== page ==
We hope all mom’s had a great Mother’s Day weekend! One question we often receive relating to becoming a mother is what mom’s-to-be need to consider in terms of their dental care. The goal of dental care during pregnancy is to provide the necessary services without causing any adverse effects to the mother or developing baby. Any extensive or elective treatment should be postponed whenever possible. However, avoiding necessary treatment would be unwise, and potentially carry greater risk than the risk associated with the procedure. For example, if there is a large area of decay close to the nerve, and this cavity can potentially cause an infection that could be harmful to you or your baby, it would make sense to address this problem as soon as possible (with clearance from your OBGYN). It is recommended that pregnant patients have at lease one cleaning during their pregnancy to minimize the chance of developing pregnancy gingivitis, a condition characterized by inflammation, bleeding, and swelling of the gums. Pregnancy gingivitis results from a heightened response to the plaque due to the hormones associated with pregnancy. Fluoride supplementation is recommended around the third month of pregnancy because this is when the baby’s teeth start to mineralize.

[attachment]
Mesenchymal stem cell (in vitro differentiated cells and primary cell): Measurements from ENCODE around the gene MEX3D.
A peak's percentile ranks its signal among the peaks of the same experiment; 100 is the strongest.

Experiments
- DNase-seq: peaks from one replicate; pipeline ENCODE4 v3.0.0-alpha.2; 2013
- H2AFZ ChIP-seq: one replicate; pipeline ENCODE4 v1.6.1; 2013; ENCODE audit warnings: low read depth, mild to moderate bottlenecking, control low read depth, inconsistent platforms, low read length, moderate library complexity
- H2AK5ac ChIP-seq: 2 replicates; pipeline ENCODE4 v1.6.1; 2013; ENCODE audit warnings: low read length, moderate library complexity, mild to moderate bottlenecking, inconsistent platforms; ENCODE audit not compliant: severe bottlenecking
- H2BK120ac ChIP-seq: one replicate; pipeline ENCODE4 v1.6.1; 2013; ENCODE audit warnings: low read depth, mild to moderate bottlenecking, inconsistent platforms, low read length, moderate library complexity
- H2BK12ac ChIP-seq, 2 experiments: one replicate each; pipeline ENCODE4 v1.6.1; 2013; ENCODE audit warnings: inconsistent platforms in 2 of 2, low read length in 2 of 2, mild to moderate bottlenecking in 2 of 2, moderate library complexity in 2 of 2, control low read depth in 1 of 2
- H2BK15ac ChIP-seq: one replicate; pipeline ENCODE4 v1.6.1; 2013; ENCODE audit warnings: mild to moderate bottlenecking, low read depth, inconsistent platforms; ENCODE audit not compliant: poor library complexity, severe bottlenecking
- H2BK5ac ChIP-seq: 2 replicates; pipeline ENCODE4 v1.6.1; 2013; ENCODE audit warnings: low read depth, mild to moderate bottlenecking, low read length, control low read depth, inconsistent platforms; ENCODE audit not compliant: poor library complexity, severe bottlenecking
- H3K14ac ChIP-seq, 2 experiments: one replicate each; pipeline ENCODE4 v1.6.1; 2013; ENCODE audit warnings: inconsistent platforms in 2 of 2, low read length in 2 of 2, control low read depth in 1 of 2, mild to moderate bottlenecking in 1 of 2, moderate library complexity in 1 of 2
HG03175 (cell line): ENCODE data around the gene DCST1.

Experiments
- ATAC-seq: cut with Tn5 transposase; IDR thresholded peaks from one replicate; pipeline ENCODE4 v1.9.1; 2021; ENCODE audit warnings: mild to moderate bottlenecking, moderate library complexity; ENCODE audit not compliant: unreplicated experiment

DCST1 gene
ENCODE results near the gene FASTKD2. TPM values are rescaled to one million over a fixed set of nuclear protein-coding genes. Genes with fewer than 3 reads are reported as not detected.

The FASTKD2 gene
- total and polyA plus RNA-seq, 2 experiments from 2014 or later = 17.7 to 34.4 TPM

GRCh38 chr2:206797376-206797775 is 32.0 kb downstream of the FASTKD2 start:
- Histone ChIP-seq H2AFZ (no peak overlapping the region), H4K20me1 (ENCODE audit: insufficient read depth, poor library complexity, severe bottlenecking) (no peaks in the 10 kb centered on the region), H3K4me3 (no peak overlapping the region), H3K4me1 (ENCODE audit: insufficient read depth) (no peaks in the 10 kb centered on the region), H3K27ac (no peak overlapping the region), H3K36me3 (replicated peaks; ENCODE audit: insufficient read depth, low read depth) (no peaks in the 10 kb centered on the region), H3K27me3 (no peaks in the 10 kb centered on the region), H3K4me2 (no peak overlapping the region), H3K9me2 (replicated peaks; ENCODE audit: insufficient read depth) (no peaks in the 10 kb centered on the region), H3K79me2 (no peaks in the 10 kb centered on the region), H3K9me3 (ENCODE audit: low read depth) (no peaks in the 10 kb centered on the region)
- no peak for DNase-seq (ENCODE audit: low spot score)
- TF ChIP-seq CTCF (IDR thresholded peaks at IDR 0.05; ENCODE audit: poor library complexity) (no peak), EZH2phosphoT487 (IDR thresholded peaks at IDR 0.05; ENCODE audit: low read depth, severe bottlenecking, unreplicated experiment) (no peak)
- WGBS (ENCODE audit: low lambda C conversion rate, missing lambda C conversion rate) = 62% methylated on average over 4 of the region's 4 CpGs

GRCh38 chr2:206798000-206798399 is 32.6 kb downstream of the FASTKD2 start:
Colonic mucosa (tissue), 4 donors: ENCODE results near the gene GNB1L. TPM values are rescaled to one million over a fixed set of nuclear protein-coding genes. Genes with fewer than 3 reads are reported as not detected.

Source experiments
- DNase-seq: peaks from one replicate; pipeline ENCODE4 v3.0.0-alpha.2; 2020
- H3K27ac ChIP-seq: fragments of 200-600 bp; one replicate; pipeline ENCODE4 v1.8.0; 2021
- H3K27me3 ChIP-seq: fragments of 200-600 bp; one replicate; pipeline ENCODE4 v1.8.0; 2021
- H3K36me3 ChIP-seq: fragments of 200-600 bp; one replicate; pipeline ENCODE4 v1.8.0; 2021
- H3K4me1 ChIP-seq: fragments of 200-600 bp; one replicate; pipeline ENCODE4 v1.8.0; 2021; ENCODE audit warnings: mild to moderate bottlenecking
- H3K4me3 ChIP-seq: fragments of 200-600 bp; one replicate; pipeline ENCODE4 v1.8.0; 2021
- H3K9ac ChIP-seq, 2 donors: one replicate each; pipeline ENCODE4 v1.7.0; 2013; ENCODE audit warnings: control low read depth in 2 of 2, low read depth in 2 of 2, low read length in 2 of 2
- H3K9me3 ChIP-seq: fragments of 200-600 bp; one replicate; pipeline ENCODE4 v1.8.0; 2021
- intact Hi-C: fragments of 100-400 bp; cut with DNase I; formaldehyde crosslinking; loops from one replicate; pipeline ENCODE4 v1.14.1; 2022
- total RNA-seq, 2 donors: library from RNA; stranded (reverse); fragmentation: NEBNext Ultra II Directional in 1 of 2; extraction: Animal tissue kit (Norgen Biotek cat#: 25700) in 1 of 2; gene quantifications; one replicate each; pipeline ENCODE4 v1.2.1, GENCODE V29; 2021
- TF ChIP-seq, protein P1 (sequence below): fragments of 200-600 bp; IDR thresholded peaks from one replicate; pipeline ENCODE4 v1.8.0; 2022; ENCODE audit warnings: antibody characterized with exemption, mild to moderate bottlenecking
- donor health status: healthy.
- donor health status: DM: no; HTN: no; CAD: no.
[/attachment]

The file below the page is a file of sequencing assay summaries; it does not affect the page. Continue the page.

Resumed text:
It is recommended that x-rays are avoided during pregnancy, unless it is essential that one be taken to help address a dental emergency. If an x-ray must be taken, a second lead vest should be used to help cover the abdominal area. Additionally, the dentist should take care to avoid using local anesthetics that contain epinephrine (a vasoconstrictor) and drugs that can cross the placental barrier. Tylenol is usually considered to be fine by most OBGYNs for controlling discomfort. Penicillin and Erythromycin are usually considered acceptable antibiotics when the risk of infection outweighs the risk of taking these medications. Check with your OBGYN first before starting any type of medication. Anxious patients should avoid taking barbiturates, anti-anxiety medications (such as Valium) and Nitrous Oxide when pregnant.